Reply to: effectiveness of acupuncture for tinnitus
Letter to the Editor

Reply to: effectiveness of acupuncture for tinnitus

Andrea Castellucci1^, Davide Donelli1^, Fabio Firenzuoli2^, Michele Antonelli1^

1AUSL-IRCCS Reggio Emilia, Reggio Emilia, Italy; 2CERFIT, Careggi University Hospital, Florence, Italy

^ORCID: Andrea Castellucci, 0000-0003-2874-5672; Davide Donelli, 0000-0002-7895-2840; Fabio Firenzuoli, 0000-0003-1911-2021; Michele Antonelli, 0000-0002-5941-6604.

Correspondence to: Davide Donelli. San Giuseppe Nursing Home, Via Roma, 49, 42020 Quattro Castella, Reggio Emilia, Italy. Email: donelli.davide@gmail.com.

Response to: Low WK, Pok WN. Effectiveness of acupuncture for tinnitus. Longhua Chin Med 2020;3:14.


Received: 10 March 2021; Accepted: 22 March 2021; Published: 30 March 2021.

doi: 10.21037/lcm-21-8


We read with great interest Dr. Wong-Kein Low and Dr. Wan-Ni Pok’s editorial (1) regarding our review about the efficacy of acupuncture for tinnitus (2). We are grateful for the informative contribution aimed at clarifying several details on possible etiologies and pathomechanisms behind different types of tinnitus. Moreover, we fully agree with them in hypothetically considering the subgroup of patients affected by somatosensory tinnitus as the most potentially responsive target population of acupuncture-based physical treatments.

Despite “somatic testing” could represent an easily accessible way to assess the somatic modulation of tinnitus (3,4), it is not always easy to select a study population with purely somatosensory tinnitus, as tinnitus itself mostly represents a symptom of many illnesses so that several different pathomechanisms might coexist in the same patient.

On the other hand, available evidence basis allows to affirm that acupuncture might be effective for the treatment of neurogenic tinnitus (2). In fact, according to our umbrella review, while no definitive conclusions about the efficacy of acupuncture for tinnitus are outlined in the majority of analyzed systematic reviews and meta-analyses, neurogenic tinnitus seems to be the most responsive condition for the combination of acupuncture and moxibustion (5).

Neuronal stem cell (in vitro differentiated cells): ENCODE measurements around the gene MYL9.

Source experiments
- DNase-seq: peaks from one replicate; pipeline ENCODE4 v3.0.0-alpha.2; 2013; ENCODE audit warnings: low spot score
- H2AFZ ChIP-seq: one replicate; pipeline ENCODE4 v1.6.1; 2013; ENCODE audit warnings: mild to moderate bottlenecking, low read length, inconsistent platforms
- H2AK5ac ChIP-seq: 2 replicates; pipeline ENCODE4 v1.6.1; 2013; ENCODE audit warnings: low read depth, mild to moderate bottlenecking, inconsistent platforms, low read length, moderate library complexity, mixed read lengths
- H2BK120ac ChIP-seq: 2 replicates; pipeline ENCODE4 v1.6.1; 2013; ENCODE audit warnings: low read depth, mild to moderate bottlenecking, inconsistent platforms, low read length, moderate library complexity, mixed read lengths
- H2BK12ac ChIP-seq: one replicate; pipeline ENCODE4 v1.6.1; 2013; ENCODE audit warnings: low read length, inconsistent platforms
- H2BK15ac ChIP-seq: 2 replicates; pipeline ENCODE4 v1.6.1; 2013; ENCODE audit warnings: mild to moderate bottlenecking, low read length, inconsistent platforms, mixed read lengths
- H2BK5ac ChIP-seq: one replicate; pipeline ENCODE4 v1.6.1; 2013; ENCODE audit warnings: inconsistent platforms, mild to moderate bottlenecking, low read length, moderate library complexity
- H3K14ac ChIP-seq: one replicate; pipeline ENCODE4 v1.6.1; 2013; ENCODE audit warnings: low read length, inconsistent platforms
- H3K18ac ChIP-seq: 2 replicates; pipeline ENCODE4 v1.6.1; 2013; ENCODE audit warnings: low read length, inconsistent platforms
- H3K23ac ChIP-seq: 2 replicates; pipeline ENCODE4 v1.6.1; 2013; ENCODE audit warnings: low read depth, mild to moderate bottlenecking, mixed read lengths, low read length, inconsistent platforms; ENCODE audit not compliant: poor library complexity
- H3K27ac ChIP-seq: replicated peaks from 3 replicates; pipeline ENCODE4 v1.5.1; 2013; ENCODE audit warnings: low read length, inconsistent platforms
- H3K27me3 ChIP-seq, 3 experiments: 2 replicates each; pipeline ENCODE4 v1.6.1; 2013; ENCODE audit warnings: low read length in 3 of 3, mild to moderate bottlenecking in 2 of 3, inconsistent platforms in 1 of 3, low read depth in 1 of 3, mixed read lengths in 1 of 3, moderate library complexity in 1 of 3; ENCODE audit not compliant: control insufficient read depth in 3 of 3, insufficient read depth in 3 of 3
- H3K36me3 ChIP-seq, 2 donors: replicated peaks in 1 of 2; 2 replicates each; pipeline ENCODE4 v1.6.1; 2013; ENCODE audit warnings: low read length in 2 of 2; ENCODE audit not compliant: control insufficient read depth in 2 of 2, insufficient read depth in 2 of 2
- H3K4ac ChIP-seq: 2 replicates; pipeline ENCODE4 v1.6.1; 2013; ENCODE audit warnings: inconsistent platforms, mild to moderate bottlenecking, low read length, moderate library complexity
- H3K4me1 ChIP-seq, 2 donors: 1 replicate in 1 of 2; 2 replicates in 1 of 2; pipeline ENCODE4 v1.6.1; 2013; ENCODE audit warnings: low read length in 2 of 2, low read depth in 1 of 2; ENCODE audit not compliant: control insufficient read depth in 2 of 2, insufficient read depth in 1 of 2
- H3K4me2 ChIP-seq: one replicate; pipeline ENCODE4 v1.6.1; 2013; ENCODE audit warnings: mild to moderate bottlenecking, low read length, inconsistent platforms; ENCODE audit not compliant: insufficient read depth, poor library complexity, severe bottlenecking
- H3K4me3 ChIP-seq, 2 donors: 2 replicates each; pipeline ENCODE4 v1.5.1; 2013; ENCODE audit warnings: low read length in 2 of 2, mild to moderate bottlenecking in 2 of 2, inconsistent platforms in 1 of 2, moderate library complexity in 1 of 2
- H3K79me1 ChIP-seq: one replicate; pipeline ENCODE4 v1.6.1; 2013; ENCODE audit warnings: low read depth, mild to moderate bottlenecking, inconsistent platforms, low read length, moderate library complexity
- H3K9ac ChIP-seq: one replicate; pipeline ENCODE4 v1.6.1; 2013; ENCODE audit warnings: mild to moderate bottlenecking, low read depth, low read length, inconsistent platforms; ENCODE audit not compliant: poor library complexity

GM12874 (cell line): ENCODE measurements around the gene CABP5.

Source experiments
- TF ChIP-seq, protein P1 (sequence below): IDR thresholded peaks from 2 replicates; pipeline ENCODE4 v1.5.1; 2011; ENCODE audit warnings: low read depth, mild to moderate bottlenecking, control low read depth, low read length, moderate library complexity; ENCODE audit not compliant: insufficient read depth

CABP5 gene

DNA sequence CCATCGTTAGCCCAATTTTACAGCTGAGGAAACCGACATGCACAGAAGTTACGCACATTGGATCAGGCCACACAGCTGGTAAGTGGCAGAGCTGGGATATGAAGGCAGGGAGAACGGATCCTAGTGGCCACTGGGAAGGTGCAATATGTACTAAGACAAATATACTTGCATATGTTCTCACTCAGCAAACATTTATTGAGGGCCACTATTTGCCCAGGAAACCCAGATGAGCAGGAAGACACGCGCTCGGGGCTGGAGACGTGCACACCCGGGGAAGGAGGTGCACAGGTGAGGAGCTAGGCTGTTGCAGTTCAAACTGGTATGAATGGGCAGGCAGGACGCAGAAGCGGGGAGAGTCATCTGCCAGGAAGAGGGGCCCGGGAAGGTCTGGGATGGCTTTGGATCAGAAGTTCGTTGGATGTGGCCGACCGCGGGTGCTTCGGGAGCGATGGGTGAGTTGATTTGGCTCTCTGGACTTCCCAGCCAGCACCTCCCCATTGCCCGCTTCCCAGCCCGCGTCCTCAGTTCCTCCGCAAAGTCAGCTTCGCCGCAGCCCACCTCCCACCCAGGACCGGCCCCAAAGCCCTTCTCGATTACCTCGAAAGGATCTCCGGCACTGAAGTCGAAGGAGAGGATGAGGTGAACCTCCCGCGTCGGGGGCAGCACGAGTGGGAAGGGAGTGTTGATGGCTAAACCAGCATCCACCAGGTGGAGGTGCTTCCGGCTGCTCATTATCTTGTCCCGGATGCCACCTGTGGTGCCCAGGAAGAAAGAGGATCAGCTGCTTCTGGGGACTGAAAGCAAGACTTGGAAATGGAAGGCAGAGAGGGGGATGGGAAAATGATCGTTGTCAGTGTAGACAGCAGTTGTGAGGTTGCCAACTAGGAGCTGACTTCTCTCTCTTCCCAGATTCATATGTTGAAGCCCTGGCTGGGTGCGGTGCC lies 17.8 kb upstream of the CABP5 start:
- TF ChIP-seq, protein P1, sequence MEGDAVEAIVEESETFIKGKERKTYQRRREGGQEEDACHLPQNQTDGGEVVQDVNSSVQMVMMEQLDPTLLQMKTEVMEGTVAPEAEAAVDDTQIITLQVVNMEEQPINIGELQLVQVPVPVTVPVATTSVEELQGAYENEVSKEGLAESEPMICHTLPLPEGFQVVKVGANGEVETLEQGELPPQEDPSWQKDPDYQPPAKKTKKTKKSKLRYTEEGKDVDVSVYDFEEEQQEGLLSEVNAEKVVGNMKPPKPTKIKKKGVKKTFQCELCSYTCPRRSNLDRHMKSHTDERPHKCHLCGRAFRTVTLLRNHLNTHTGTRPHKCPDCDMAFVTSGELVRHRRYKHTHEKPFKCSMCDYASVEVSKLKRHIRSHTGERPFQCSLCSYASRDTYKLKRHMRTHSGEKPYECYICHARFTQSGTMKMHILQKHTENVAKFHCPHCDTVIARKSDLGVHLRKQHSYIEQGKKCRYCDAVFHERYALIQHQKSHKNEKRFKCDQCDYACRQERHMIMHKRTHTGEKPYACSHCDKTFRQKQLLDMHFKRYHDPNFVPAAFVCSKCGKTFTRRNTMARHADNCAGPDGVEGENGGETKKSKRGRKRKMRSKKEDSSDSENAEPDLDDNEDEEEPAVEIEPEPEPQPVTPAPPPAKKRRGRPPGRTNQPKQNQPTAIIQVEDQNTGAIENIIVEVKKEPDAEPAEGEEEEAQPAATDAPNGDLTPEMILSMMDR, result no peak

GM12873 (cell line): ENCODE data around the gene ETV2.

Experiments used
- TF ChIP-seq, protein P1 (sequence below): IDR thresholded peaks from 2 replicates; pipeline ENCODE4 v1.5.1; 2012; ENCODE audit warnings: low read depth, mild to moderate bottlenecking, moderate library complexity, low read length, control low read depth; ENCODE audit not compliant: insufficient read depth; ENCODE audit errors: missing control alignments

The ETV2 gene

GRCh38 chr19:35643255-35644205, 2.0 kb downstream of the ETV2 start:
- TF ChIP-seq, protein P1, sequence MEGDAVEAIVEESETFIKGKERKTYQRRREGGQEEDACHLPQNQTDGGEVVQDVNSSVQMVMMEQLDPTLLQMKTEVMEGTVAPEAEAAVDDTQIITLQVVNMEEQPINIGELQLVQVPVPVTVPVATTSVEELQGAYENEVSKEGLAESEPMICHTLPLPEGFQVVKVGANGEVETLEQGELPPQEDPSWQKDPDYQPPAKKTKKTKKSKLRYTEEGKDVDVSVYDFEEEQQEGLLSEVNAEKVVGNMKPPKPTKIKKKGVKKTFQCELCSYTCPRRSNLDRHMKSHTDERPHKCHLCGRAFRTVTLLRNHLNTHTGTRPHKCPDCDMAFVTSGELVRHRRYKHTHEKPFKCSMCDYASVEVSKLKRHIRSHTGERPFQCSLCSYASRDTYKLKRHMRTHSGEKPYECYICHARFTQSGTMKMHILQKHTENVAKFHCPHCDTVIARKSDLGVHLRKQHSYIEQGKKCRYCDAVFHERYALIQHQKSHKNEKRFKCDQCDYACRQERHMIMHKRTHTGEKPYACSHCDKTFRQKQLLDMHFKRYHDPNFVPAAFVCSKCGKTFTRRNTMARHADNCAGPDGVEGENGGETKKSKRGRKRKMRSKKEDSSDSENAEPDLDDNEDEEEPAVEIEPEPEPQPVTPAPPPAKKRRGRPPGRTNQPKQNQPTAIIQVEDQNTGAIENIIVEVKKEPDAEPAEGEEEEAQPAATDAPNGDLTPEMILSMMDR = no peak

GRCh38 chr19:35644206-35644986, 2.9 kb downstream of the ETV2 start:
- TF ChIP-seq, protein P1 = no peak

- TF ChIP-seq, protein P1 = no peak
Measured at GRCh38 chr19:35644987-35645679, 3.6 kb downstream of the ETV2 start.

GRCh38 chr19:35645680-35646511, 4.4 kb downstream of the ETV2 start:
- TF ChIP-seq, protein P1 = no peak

Let us try to explain how these apparently paradoxical pieces of evidence might be traced back to a common rationale.

From an audiological standpoint, different stages could be detected in the origin of clinically relevant tinnitus. Whereas tinnitus-related neuronal activity is generated in the peripheral auditory system (particularly, in cochlear hair cells and in the 8th cranial nerve), the abnormal signal is driven through the brainstem and it is firstly detected by subcortical auditory centers, then it is perceived and evaluated in cortical auditory and non-auditory areas. Finally, the continuous, uncontrollable persistence of long-lasting tinnitus causes any tinnitus-related neuronal activity to become linked to a negative reaction in the brain, thus resulting in annoyance, anxiety and general stress. Due to this negative reaction, patients start to automatically direct more attention toward tinnitus and to enhance the detection of tinnitus signals by subcortical auditory centers. This condition stimulates the limbic and autonomic nervous systems, which, in turn, increase individual attention toward tinnitus itself, thus promoting the development of feedback loops that involve the auditory, limbic and autonomic nervous systems (6,7).

From a biological point of view, it is well known how acupuncture can activate both peripheral and central somatosensory systems. In fact, besides its modulating action on loco-regional immune system through irritative mechanical inputs resulting in micro-inflammatory stimuli, acupuncture has demonstrated to have an indirect action on central pathways, in particular on the somatosensory cortex (8,9).